Agglomerative clustering is a computer algorithm that can assist us in grouping and categorising objects together based on how similar their financial characteristics are. After getting this algorithm to work on some financial data of local stocks, I was able to create a computer programme to automatically pair similar companies up and visualise them, thereby exposing close relationships between blue-chip counters that even the most experienced investors may not know after a lifetime of investing in the financial markets.

The above diagram shows major blue-chips grouped with a “buddy that has the most similar characteristics. We have some confidence that the program works because it was able to automatically group Banks, REITs and three Jardine companies together without human supervision.

Above and beyond detecting the correct stock categories, we found a possible new cluster containing the following stocks:

  • Venture Manufacturing (V03) – A contract manufacturing company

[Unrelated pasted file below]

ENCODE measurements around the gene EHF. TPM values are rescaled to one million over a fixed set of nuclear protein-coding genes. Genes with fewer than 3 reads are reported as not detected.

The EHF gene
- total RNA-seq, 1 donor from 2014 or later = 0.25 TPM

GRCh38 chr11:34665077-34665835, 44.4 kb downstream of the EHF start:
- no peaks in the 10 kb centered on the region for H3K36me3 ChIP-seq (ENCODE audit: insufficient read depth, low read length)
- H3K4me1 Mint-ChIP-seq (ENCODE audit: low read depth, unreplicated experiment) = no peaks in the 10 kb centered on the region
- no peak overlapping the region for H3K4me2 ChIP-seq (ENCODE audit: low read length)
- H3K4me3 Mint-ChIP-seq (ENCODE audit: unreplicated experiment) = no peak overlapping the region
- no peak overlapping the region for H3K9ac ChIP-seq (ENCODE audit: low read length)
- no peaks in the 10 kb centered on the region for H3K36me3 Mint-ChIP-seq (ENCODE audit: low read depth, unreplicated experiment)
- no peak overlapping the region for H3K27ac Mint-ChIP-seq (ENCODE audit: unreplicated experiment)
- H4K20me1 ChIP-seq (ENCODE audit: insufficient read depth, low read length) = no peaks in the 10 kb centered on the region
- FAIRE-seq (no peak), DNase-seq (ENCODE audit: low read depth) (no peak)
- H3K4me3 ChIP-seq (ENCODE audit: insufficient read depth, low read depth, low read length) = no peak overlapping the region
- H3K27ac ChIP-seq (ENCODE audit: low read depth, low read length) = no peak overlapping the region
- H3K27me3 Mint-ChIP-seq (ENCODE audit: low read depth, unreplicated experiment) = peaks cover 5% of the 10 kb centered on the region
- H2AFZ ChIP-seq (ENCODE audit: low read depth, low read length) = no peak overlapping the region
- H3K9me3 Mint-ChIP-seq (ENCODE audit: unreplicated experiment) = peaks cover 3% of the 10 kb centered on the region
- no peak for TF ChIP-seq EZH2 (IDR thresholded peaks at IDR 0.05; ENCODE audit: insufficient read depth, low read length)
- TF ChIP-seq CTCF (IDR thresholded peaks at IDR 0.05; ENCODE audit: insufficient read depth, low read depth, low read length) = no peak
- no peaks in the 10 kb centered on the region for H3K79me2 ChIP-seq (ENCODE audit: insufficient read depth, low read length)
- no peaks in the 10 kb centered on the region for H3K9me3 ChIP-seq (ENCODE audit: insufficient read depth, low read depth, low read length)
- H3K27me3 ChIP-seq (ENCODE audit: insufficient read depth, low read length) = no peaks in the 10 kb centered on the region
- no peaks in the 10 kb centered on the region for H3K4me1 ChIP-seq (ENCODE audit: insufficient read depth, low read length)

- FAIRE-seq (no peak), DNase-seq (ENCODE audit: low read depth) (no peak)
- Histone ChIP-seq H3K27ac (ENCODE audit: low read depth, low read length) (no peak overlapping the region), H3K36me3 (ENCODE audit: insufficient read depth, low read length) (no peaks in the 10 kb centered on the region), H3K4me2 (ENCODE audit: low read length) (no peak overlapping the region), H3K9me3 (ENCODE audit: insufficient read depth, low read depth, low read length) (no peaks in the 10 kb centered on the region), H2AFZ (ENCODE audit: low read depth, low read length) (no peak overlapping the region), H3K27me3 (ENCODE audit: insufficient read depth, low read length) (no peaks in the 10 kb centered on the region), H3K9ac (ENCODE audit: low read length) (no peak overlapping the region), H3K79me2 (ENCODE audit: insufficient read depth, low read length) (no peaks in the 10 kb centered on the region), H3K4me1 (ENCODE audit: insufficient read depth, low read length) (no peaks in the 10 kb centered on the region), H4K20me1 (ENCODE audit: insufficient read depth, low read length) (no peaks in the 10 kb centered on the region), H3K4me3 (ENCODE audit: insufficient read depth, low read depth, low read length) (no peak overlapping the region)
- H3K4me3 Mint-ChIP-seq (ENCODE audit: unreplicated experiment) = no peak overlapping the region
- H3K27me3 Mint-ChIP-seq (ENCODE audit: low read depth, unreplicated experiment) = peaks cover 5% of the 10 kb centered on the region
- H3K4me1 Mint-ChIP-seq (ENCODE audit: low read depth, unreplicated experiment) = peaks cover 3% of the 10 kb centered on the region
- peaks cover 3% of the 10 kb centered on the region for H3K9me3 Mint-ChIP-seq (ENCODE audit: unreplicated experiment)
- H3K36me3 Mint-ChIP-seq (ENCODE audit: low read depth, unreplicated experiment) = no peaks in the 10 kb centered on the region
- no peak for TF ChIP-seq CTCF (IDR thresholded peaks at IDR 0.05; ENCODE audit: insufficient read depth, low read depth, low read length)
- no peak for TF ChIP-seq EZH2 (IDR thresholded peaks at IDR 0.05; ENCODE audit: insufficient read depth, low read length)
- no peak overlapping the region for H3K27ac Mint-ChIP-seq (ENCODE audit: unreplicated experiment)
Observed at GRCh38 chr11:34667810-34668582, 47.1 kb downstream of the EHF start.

• SATS (S58) – A provider of food and gateway services
  • Comfort Delgro (C52) – A transport company
  • Visibly absent is Singapore Technologies Engineering from this list of stocks.

We could imagine these blue-chips as a cluster of companies doing some engineering work.

The next step after discovering a new cluster would be to observe the correlation between each counter.  Correlation is a mathematical property between two stocks represented by a number between -1 and 1. A correlation close to one implies that the stocks move in tandem to each other. In such a case, owning one stock may be almost similar to owning the other. Local banks typically have correlations around 0.7 – 0.8 against each other, which is why I tell my students that, if they have insufficient capital to own all three banks in their portfolio, owning one of them is just fine. The correlation between these three counters in our new cluster is as follows:

The correlation between the three counters is observed to be quite low compared to banks. This relationship implies that these three stocks have a mind of their own and do not blindly follow each other in the markets. Thus, owning three counters at the same time would be significantly less risky than owning just one.

A look at their historical performance yields more surprising results.

(Venture + ComfortDelGro + SATS) (Blue) vs STI (Orange)